Text messaging is an extraordinary tool that lets us communicate quickly and efficiently when a phone call, email or personal contact is not possible or necessary. But, there is a time and a place for everything. And following a few loose ‘rules’ will help ensure you aren’t perceived as rude or annoying and your text messages are well-received.
Does your recipient text?
First of all, make sure your recipient has a phone that receives text messages without additional charges or at all, for that matter. Believe it or not, there are still a number of people with traditional call-only cellular phones and /or service plans. And, some simply prefer not to engage in text messaging. If in doubt, place a phone call instead.
When and Where Are You Texting?
Text at appropriate times. No one wants to be enjoying dinner at a restaurant or watching a movie with a friend who can’t seem to put his or her phone down. A good rule of thumb? If is not an appropriate time to make a call, it is likewise not a good time to be texting.
Keep texting from your place of employment or during work hours to a minimum. There is a reason they do not allow texting in most schools. The same guidelines should be followed in a work environment. Texting can be a quick way to check on your kids after school or let someone know you’re working late, but unless your job requires it, ongoing texting throughout the day will likely be frowned upon.
What Do You Really Want to Say?
When texting close friends and family members you can be more lax, but if sending general texts, it is best not to engage in too many shortcuts, i.e. ROTFL, etc.
Do not text in all capital letters unless you mean it. This practice is commonly perceived as the equivalent to yelling.
There are certain messages that should not be conveyed through a text. If you have to relay bad news or if you are ending a relationship, for example, it is in poor taste to communicate via text message.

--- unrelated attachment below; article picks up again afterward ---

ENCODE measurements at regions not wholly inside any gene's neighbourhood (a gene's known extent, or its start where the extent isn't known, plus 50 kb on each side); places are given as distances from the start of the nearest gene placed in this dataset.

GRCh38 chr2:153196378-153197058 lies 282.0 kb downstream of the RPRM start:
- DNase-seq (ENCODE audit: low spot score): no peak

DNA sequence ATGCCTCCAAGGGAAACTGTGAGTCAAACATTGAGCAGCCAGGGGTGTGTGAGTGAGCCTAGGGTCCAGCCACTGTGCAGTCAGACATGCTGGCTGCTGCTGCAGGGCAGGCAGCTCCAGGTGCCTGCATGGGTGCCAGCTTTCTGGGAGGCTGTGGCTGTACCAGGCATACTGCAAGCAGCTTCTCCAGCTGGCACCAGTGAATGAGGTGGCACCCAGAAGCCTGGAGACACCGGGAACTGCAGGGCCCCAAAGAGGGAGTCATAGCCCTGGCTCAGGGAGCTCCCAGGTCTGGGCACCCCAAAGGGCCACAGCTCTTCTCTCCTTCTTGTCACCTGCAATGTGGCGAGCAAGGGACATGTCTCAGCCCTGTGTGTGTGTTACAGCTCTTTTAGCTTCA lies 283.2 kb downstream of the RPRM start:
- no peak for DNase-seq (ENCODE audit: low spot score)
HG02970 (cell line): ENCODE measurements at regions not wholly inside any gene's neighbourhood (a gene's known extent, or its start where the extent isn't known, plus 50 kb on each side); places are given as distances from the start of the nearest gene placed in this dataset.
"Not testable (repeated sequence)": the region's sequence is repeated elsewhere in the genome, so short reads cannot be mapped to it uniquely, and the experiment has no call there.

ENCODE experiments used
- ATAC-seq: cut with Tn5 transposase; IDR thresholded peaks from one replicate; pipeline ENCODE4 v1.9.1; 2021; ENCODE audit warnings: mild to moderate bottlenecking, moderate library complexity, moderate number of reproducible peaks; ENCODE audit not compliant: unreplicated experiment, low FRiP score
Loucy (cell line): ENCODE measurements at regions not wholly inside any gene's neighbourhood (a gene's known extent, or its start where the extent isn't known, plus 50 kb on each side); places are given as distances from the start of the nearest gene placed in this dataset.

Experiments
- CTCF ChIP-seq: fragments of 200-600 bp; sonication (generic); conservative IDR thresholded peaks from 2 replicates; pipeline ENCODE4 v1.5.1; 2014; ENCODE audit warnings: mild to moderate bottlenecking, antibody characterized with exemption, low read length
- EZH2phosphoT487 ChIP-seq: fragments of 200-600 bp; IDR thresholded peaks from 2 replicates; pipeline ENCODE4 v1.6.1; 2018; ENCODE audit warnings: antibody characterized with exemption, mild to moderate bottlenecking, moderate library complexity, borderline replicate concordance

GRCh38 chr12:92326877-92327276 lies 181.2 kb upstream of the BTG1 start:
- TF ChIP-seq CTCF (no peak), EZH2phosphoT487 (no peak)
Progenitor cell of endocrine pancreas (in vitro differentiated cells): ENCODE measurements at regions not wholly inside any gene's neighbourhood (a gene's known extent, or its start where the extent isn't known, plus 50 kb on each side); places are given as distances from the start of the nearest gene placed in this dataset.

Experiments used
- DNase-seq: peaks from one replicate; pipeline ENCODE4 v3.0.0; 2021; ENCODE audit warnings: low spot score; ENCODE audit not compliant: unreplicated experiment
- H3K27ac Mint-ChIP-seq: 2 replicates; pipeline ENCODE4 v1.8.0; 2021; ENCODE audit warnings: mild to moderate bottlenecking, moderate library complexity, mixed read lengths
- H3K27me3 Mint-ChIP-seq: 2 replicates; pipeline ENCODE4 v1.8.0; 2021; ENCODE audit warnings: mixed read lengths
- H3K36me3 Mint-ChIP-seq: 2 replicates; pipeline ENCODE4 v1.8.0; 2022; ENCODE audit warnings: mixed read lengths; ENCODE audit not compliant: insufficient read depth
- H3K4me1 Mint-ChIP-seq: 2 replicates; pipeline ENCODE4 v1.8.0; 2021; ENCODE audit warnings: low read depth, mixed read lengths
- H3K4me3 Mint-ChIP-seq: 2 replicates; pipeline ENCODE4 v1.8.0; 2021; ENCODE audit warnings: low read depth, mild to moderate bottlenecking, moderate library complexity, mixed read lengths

Texting is considered a casual form of contact. Never send an invitation or make a first-time introduction via text message.
Avoid forwarding jokes or any form of spam via text message. These are even less kindly received by text than they are by email. Most people don’t have the time, money or wherewithal to deal with ‘junk-mail’ texts.
Be careful with your tone. Just as in email, sometimes it is difficult to express your emotion in a text. The brevity of a text message makes this even harder. Choose your words carefully to avoid them being misconstrued.
Texting Should Not Replace Communicating
Don’t send text messages in place of actual communications with family and friends. While it is a great way to keep in touch and communicate quickly, texting should not be relied upon to maintain your personal relationships.
Always Be Safe
Never, under any circumstances, text while driving. This is less a matter of etiquette and more a matter of personal safety, but it warrants mentioning every time texting is discussed. Your safety and that of other drivers and pedestrians depends on it.
Jared Billings is an iPhone fanatic and school teacher working in Miami. Jared is constantly encouraging his students and associates to proof their grammar and sentence structure using a grammar checker. He also regularly takes advantage of Miami printing when it comes to his schoolwork.